technology

Uber Is Making Friends With Asia’s Taxi Industry

Uber's New CEO Faces Some Big Challenges

Uber Technologies Inc. is embracing the taxi industry in Asia, turning some of its former enemies into allies as it tries to win over customers from Bangkok to Tokyo.

The San Francisco-based company said on Wednesday it will bring Howa’s fleet of 4,000 taxis onto its app so customers in the Thai capital can get a quicker and more convenient ride. It’s the latest partnership for the world’s most valuable startup, which last week struck a deal to sell 51 percent of its Singapore car rental unit to taxi operator ComfortDelGro Corp. for S$295 million ($218 million) in cash.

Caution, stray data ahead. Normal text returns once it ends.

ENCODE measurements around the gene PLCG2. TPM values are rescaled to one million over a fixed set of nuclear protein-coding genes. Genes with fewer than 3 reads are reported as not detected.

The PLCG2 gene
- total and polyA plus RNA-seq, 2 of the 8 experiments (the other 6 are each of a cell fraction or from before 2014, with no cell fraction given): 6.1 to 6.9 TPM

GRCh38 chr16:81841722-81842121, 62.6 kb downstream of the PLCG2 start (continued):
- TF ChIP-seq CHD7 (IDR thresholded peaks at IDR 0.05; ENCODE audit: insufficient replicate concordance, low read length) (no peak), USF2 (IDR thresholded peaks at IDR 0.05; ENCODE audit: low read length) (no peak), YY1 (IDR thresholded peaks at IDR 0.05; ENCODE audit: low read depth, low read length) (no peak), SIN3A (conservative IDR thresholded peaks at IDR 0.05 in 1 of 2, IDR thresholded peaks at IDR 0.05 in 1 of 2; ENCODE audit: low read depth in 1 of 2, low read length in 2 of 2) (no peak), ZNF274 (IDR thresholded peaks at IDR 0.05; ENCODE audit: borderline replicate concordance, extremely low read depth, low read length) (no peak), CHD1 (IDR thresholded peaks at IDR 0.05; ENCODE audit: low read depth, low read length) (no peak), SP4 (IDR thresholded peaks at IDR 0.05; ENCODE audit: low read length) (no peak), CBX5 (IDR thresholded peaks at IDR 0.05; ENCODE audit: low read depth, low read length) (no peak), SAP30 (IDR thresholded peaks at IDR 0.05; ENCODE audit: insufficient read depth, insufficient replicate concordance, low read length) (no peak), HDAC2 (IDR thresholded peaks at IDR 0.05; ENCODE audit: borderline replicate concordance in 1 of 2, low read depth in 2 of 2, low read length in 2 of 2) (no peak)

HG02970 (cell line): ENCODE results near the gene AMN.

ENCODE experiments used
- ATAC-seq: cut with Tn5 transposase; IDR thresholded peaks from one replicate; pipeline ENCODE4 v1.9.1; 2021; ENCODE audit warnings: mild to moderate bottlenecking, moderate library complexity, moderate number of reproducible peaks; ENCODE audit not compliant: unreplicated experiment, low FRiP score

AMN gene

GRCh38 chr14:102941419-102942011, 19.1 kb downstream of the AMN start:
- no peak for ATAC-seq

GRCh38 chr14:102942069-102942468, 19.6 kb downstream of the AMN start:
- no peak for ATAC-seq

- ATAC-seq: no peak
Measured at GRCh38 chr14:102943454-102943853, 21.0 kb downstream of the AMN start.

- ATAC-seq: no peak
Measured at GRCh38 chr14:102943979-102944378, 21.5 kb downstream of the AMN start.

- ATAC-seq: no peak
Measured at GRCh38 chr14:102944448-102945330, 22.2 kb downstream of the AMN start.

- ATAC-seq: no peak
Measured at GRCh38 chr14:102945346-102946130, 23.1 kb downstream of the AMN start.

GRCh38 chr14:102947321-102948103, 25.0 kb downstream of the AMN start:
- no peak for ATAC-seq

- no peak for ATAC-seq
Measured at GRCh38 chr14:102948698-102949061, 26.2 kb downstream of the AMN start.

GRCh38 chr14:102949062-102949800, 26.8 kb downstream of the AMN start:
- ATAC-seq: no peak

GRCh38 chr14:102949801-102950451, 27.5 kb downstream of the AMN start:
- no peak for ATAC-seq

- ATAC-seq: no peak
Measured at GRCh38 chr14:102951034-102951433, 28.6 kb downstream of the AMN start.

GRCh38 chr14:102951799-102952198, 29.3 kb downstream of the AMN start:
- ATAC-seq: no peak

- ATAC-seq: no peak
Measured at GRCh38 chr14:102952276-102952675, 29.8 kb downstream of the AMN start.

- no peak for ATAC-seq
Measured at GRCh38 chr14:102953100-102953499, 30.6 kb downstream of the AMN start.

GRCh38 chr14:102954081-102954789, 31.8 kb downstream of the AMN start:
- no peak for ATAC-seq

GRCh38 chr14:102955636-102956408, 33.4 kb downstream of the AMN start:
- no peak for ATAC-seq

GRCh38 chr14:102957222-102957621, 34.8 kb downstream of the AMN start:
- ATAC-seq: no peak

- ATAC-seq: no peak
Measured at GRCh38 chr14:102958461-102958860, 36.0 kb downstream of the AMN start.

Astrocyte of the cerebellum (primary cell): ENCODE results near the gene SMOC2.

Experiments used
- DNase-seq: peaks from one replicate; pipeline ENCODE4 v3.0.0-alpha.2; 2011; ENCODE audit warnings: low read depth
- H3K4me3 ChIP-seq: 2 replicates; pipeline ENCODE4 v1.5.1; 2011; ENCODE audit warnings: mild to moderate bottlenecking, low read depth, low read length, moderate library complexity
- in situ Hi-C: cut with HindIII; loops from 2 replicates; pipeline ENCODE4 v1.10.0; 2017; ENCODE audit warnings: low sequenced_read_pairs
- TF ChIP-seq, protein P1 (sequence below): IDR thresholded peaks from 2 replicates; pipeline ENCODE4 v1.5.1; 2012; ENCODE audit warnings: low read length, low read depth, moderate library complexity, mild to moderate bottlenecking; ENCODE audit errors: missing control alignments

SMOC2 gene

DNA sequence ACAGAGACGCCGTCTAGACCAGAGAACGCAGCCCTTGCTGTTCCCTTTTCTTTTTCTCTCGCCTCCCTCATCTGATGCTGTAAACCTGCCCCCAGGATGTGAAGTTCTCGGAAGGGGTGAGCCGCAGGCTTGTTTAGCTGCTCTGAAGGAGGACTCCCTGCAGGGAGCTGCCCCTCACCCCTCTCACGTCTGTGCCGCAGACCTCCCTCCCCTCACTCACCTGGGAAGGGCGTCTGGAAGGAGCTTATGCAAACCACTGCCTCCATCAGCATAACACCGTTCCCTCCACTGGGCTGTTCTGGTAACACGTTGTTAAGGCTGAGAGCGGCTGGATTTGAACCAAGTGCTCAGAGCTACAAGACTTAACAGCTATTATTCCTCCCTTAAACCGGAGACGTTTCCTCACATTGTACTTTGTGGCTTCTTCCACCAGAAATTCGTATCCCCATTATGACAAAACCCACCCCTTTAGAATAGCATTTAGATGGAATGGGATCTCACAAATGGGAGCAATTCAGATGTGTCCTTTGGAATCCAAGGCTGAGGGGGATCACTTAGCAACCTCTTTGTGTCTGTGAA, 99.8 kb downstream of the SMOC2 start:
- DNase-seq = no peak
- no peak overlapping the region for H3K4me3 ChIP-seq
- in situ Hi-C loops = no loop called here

Uber resumed ride-hailing services in Taiwan in April after facing mounting opposition from local taxi operators and politicians. Six months later, Uber partnered with three taxi companies to offer uberTAXI in Taipei.

In Japan, where it has achieved little since starting operations about four years ago, the company is overhauling leadership and taking a less combative approach with regulators and taxi operators. Uber is now "actively seeking" partnerships with Japanese taxi companies, Brooks Entwistle, chief business officer for the Asia Pacific region, said in Tokyo last month.

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